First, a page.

What Does a “Compliant” Label Even Look Like?

What Does a “Compliant” Label Even Look Like?

That is the $1,000,000 (and/or up to two years in jail) question that everyone seems to be asking. Then there are others that are saying “nobody even knows what it will look like” and that simply is not a true statement.

Here is what we know about labeling requirements under Bill S-5, soon to be the TVPA (upon Royal Assent):

The only thing that is not fully known is the exact verbiage required for warnings about Nicotine addiction, for which HC has provided insight. That exact wording will be written within the regulations.

That’s it…  Everything else is black and white.

Now there have been “arguments” about e-liquids containing less than 10 mg/mL falling outside of the scope of the CCCR, 2001. While that is true, legally (even as stated by HC), failing to apply CCCR, 2001 to any product containing nicotine could put your company at risk of selling a product that violates the CCPSA. Having these warnings may be excessive, an exaggeration of the risk or even a violation of that regulation, but it is highly unlikely that anyone will be fined or cited for OVER stating the risks (especially when it is being advised by HC).

There are also discussions being had with HC with regard to the lower limit for requiring CCCR, 2001 being raised from 0.1 mg/mL to 0.5 mg/mL.

All of that said, based on the facts, below are two examples of what a “compliant” label might look like for an ECTA member.  One that qualifies for the Exemption – small container under CCCR, 2001 (MDP < 35 cm2) and one that does not qualify for that exemption (MDP = 35 cm2 or larger)

CRITICAL NOTE: These are examples ONLY and they were designed for a specific bottle size. The size and required elements are entirely dependent on the size of the bottle on which the label will be applied. You cannot simply resize these images and apply them to your labels.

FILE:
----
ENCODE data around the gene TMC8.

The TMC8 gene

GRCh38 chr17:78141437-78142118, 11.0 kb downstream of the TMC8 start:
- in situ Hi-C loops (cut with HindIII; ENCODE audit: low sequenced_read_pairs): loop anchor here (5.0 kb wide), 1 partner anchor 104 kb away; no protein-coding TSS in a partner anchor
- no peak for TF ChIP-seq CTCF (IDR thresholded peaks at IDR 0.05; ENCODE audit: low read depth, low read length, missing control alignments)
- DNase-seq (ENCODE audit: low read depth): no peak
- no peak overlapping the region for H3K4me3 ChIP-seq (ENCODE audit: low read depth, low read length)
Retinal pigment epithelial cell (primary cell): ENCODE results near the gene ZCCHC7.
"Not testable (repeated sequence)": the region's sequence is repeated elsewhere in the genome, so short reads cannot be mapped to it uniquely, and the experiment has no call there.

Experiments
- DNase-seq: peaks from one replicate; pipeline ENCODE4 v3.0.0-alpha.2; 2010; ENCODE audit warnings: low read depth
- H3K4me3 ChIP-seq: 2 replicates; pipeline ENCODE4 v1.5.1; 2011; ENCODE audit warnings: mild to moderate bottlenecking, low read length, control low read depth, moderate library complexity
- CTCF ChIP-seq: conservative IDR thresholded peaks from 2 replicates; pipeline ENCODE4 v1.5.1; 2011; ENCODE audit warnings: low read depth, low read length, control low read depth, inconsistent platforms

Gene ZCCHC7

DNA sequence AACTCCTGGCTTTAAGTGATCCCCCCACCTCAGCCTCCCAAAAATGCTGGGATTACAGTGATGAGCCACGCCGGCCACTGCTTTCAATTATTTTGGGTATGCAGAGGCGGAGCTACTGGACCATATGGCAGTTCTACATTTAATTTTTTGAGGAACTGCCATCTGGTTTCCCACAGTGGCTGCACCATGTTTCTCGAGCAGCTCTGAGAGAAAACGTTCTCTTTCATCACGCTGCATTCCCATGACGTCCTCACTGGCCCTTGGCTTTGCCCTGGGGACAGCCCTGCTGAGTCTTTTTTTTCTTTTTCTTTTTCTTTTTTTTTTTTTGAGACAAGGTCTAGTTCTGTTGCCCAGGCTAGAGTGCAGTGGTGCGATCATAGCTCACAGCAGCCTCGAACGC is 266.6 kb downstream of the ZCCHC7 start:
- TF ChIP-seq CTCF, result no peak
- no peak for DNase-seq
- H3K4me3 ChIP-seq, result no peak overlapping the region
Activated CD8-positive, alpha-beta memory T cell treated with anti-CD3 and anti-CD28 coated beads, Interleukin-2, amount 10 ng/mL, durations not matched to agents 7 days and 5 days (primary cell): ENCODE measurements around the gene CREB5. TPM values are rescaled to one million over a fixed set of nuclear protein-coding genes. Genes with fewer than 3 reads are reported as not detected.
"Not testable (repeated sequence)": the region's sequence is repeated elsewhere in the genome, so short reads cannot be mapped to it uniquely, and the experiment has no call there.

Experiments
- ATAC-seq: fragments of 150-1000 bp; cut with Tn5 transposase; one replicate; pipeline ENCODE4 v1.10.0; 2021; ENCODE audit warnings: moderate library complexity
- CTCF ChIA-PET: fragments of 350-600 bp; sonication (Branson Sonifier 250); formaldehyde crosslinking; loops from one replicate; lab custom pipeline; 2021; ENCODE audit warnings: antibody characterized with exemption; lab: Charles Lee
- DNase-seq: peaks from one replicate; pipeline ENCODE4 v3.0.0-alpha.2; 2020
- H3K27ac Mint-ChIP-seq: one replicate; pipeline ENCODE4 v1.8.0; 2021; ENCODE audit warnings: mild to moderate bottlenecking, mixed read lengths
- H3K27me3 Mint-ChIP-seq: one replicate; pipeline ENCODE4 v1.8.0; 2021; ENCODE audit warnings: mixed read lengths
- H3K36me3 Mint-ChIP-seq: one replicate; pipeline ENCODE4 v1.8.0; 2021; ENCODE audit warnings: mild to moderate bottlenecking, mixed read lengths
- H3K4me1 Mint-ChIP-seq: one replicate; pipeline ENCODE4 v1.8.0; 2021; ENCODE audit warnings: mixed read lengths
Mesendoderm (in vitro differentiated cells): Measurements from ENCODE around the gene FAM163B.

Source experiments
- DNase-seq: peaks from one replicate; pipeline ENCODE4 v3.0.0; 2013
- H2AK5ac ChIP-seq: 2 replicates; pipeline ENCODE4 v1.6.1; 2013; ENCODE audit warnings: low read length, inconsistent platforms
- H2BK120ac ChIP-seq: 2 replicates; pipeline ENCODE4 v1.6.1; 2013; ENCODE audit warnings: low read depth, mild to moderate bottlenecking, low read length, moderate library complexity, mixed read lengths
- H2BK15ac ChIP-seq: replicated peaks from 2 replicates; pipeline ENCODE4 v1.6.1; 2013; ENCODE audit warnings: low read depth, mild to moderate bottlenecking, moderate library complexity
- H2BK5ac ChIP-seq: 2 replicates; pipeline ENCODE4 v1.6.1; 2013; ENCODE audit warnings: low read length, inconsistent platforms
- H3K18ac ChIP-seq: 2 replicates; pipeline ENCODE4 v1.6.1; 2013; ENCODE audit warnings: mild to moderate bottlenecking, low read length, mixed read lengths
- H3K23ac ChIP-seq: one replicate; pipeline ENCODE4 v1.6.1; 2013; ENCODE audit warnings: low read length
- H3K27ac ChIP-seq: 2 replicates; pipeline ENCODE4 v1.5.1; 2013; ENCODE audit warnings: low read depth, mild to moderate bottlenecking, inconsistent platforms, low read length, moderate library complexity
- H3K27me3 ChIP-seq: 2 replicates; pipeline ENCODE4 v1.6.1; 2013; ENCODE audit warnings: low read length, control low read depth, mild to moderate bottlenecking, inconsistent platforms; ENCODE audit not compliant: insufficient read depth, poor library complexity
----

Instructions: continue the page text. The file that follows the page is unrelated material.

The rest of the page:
ECTA has created a calculator for exact measurement details as well as other compliance tools for ECTA Members. If you are an ECTA member, refer to the Member website for those items.


Example that qualifies for Exemption – small container


Example that does NOT qualify for Exemption – small container

5 Responses to What Does a “Compliant” Label Even Look Like?

  1. Just to contribute, according to my reading of CCCR, the small bottle exemption applies to “the main display panel of the container”, not the full size of the container. (If I’m reading this wrong, please correct me!)

    Taken from text:

    Exemption — small container
    (2) Despite subsection (1) and subject to Part 4, if the main display panel of a container has an area of
    (a) less than 35 cm2, only the hazard symbol and the signal word need be displayed

    • The display surface on any bottle is the flat circumferential surface, so the flat face from the edge of the top curve of the bottle to the edge of the bottom curve of the bottle – multiplied by the circumference of the bottle.

    • That is correct…

      The Exemption – small container is based on the size of the main display panel. “Generally”, 60 mL bottles and below will qualify for the exemption, BUT 60 mL bottles are right at the cusp of the 35 cm2. ALL bottles should be measured to make that determination.

      MDP for Round bottles: 40% of the display surface (bottle circumference x bottle display surface height)
      MDP for Square bottles/boxes: The largest side of the display surface (height x width)